Grad student Katherine Anderson & English department head Mark Morrisson

Grad student Katherine Anderson & English department head Mark Morrisson

Of course, they also made things a bit tricky for those of us (ahem) who had to pick up (in English) where they left off (in German). But it wasn’t so bad. If I want to be able to really immerse myself in Kafka (and one of these days I suppose I should), I can do that on my own time. On this day, the communal vibe of sharing in a good book trumped anything that might get lost in translation.

Ryan Jones, senior editor


September 25, 2015 at 8:13 am Leave a comment

Getting a Read on “Madness,” One Book at a Time

Kicking off Thursday at noon, this year’s Penn State Marathon Reading will feature 10 books united by “madness and psychological themes.” For 24 (or so) hours straight, the normally tranquil lawn in front of Pattee and Paterno Libraries figures to get pretty intense.MARATHON

This year marks the fourth annual Marathon Reading, and after taking part in the first two—we read Catch-22 in 2012 and One Hundred Years of Solitude in 2013—I can vouch for this being a really cool event. I’m still kicking myself for missing last year’s marathon read, which introduced the theme concept with readings of famously banned books Brave New World, The Handmaid’s Tale, and Fahrenheit 451. Sarah Denes of the School of Languages and Literatures, which co-hosts the reading, says a theme event gives readers and curious listeners alike the chance to “come and sit for maybe an hour and hear an entire reading.”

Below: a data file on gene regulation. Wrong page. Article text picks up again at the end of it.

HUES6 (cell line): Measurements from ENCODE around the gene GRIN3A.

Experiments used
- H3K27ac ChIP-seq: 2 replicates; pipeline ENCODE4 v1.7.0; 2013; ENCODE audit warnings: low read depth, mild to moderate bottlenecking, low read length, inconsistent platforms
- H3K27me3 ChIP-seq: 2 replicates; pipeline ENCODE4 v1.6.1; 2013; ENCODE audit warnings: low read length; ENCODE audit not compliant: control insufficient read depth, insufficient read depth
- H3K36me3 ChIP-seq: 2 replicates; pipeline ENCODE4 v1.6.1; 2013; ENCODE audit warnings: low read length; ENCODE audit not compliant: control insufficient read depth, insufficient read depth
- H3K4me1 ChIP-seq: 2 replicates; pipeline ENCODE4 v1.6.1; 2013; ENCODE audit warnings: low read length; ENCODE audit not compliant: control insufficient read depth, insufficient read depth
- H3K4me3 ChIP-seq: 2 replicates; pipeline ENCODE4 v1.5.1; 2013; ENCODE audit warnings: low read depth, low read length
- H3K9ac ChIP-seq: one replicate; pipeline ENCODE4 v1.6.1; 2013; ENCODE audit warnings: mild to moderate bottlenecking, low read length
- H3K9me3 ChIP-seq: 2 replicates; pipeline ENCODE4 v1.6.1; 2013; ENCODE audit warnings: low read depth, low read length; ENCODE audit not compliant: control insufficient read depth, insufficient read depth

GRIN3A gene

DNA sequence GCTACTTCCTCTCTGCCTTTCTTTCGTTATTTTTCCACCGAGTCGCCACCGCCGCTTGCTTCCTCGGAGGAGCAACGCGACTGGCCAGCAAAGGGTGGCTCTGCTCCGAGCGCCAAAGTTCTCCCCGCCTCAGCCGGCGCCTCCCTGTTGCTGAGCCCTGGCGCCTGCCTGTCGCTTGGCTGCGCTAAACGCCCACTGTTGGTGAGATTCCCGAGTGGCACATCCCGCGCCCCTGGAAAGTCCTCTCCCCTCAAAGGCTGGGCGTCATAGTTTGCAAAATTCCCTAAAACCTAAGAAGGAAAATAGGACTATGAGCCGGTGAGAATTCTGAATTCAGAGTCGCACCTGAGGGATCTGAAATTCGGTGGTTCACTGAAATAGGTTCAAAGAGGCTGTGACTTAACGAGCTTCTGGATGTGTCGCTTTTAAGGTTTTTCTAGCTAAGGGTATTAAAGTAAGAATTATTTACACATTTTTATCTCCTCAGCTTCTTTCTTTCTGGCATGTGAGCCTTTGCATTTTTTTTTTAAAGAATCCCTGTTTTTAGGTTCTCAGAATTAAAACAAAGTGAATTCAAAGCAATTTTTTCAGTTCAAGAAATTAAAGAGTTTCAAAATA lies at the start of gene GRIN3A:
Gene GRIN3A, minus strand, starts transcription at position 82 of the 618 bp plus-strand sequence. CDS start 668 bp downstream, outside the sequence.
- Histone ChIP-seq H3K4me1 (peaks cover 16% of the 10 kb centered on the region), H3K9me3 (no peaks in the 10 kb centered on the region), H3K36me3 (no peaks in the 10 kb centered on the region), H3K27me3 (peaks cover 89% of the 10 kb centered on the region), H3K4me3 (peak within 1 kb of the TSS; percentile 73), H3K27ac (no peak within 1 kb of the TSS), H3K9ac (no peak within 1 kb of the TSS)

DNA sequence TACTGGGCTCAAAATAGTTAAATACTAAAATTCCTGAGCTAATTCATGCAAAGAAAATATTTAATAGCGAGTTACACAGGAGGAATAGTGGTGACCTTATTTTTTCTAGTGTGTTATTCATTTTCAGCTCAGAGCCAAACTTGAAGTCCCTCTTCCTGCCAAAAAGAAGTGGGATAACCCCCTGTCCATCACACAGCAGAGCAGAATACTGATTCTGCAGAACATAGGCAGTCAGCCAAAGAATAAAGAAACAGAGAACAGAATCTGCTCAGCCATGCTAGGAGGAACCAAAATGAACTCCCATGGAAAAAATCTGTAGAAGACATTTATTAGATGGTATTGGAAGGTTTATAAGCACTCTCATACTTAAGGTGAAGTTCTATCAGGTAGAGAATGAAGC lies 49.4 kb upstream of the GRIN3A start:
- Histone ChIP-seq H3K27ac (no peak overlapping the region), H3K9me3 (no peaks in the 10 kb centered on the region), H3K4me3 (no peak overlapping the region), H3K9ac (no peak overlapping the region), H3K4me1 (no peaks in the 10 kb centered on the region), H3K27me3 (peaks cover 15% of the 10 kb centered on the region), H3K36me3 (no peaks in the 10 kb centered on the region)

Whether you’re reading, listening, or (ideally) both, the marathon reading is a group effort. Denes says 328 people read at last year’s event, most for just five or 10 minutes at a time. Exceptions include the classes that drop in as a group—meaning each student might only read for two minutes—and the hearty bibliophiles who stick around for the overnight stretch. Denes says that last year, “there was one person who read for 25 minutes at 4:30 in the morning.”

I’m not quite that enthusiastic—or, well, crazy—but I’m excited to read during daylight hours on Thursday, hopefully while the opening book, Kafka’s The Metamorphosis, is still underway. The marathon is set to end early Friday afternoon with Henry James’s The Turn of the Screw, and like nearly all of the titles, you can expect to hear it both in English and at least one other language. Depending on when you show up, you might hear Kafka in German, Lu Xun in Chinese, or Camus in French.

Oh, and if you’re there Thursday afternoon, you might also recognize some of the readers: President Eric Barron and women’s volleyball coach Russ Rose are both set to read in the opening few hours, not long after we kick things off with the event’s now-traditional opening reader, Sue Paterno.

Ryan Jones, senior editor

September 23, 2015 at 9:02 am 1 comment

Eating Local—and Eating Well—on Campus